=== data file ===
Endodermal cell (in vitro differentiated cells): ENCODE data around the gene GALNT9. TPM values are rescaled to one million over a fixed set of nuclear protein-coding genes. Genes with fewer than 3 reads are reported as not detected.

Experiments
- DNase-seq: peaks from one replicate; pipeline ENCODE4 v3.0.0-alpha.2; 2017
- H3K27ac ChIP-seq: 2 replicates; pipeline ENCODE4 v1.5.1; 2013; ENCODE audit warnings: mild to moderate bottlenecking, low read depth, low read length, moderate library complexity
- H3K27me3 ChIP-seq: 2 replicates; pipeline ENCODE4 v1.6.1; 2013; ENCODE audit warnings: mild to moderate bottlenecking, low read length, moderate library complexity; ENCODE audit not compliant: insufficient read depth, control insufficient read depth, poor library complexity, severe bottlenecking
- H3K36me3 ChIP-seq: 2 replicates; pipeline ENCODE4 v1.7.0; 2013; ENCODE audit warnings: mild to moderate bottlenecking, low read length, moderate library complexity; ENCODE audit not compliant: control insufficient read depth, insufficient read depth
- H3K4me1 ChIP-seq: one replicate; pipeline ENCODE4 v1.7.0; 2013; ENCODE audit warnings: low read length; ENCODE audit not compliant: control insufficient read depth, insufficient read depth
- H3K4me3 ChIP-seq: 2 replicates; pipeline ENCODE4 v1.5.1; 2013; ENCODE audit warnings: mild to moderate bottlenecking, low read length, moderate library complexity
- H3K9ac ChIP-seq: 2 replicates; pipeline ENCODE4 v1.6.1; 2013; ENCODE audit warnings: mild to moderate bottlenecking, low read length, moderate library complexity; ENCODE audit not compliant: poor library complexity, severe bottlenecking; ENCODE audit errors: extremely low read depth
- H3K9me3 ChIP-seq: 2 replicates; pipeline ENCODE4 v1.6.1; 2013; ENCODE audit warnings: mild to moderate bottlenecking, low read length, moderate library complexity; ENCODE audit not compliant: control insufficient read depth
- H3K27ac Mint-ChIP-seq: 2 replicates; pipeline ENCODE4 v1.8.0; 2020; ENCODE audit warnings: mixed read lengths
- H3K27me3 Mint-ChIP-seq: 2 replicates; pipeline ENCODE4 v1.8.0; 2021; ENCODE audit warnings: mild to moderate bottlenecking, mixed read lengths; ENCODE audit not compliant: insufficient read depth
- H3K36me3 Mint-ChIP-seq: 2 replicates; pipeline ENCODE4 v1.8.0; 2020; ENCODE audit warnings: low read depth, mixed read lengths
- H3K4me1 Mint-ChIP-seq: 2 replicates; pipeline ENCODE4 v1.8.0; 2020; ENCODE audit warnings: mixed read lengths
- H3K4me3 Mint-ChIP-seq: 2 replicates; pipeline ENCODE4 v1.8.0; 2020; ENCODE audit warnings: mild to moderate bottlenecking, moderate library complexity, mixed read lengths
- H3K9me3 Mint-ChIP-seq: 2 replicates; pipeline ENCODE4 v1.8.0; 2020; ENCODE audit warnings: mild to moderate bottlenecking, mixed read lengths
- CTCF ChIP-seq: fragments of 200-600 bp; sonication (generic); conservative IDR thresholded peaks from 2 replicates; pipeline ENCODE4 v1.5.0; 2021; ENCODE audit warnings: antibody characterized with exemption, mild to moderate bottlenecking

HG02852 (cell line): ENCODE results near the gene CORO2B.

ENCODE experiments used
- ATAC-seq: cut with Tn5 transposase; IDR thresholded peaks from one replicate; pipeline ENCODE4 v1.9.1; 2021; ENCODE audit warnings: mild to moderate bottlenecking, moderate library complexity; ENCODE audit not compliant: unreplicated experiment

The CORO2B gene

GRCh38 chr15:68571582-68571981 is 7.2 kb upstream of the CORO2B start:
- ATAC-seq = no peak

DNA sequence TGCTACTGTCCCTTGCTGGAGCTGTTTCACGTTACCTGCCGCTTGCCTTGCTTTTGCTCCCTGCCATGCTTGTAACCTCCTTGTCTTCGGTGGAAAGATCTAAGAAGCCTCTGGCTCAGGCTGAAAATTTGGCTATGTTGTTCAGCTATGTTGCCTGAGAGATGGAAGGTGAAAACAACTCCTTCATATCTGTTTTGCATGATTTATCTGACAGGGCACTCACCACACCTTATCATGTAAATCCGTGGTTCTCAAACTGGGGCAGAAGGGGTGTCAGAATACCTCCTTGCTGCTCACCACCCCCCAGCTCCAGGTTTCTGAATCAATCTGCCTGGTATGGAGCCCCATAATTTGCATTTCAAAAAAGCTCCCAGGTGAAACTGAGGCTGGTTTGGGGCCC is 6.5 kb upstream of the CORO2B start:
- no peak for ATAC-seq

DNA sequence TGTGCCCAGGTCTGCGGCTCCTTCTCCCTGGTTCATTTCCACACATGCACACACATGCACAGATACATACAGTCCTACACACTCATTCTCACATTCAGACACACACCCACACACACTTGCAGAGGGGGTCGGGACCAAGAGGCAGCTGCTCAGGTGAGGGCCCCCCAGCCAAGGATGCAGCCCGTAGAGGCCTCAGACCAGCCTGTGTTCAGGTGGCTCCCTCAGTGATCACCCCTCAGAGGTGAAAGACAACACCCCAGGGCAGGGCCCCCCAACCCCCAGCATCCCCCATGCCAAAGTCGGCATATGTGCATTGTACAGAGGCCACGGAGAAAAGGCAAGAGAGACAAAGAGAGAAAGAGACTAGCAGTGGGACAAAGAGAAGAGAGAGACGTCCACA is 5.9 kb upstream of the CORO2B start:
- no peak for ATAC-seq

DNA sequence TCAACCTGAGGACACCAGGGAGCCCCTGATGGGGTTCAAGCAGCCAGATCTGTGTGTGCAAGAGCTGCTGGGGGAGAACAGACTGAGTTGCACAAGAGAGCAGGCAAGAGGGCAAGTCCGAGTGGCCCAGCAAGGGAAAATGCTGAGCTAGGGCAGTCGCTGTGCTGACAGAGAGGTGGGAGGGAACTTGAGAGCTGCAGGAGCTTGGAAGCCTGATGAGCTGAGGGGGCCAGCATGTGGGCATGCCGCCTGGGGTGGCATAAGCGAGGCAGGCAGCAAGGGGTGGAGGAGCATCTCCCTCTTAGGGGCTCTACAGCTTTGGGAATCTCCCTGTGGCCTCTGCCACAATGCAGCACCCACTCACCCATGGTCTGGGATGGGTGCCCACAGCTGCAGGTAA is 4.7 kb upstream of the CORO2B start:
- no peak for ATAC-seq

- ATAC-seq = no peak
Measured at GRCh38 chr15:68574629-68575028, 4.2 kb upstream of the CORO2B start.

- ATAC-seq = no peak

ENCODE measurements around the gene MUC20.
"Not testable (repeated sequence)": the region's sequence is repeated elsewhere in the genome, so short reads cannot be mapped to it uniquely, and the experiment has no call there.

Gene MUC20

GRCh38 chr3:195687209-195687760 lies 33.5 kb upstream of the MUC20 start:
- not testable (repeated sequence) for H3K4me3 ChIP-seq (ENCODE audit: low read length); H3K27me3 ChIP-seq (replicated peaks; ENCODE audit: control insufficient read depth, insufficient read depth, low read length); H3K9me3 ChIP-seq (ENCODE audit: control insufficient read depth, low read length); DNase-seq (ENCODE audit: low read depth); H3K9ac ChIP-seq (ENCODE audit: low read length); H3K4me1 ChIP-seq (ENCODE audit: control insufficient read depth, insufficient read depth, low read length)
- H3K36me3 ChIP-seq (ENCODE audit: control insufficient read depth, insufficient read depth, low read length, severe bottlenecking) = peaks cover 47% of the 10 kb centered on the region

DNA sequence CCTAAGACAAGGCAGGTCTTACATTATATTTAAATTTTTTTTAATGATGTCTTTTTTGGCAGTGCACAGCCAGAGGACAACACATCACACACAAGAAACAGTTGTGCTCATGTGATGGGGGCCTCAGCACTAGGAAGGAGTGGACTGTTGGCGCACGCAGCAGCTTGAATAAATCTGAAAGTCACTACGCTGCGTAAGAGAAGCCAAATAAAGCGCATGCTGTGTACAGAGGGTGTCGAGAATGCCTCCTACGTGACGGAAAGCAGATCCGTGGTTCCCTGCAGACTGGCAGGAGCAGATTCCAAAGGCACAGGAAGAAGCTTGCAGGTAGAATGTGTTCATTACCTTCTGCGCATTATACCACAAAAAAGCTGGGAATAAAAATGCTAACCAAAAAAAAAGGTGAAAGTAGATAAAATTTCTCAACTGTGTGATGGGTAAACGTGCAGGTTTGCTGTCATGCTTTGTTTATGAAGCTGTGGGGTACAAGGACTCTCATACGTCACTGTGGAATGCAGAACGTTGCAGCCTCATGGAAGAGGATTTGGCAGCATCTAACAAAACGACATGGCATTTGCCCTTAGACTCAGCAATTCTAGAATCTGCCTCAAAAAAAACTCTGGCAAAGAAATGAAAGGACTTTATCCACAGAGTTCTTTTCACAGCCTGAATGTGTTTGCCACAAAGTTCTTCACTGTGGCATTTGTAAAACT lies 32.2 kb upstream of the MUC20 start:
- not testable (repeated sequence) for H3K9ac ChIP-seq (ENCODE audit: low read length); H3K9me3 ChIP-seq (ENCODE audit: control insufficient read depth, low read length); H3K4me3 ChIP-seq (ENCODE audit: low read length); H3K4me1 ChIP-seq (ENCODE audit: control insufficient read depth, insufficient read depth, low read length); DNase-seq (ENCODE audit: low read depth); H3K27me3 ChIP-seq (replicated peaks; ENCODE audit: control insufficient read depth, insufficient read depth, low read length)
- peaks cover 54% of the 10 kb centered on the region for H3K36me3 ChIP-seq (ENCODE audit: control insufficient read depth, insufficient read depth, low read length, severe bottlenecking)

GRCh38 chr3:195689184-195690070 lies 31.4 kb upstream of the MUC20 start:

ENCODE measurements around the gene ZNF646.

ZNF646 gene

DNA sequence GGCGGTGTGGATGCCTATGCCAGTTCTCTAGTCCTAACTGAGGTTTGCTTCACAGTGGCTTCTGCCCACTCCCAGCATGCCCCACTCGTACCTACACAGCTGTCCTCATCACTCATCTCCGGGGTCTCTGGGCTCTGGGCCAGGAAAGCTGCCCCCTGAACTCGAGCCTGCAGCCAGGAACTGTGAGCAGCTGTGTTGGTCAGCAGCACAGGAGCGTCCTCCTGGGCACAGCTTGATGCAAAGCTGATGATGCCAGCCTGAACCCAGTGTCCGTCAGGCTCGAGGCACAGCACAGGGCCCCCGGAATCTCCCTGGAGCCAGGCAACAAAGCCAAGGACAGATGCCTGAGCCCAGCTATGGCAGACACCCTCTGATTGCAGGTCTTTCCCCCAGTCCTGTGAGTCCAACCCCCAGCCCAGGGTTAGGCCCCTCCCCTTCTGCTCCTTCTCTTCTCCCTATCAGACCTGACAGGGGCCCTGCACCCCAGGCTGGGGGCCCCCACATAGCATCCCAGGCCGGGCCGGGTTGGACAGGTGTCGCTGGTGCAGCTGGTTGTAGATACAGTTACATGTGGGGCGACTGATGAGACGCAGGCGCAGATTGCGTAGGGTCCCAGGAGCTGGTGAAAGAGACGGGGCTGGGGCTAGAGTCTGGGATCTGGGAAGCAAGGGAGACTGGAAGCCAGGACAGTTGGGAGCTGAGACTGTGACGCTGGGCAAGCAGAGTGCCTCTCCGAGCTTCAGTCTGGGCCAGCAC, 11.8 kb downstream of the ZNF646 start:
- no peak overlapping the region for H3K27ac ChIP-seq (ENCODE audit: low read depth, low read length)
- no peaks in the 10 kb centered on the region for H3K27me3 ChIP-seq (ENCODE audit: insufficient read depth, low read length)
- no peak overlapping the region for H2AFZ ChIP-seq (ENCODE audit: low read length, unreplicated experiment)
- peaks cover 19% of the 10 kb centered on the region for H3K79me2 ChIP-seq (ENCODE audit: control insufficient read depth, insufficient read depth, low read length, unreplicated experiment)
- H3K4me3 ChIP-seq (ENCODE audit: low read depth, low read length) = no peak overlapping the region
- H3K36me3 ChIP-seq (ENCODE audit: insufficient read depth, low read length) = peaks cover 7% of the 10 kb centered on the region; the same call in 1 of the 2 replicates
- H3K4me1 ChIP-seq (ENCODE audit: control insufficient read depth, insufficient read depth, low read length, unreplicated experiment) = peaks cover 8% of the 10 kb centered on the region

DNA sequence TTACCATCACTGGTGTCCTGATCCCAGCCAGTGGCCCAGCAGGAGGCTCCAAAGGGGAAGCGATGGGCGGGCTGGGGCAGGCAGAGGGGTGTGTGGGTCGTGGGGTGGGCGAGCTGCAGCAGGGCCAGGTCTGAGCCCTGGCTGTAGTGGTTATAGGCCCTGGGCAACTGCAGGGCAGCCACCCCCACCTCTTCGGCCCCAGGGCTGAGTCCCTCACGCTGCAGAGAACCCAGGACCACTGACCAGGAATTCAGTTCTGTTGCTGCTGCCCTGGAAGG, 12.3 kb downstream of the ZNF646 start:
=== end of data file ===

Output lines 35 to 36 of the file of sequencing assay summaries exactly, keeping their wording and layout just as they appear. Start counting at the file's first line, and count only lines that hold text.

Gene MUC20

GRCh38 chr3:195687209-195687760 lies 33.5 kb upstream of the MUC20 start: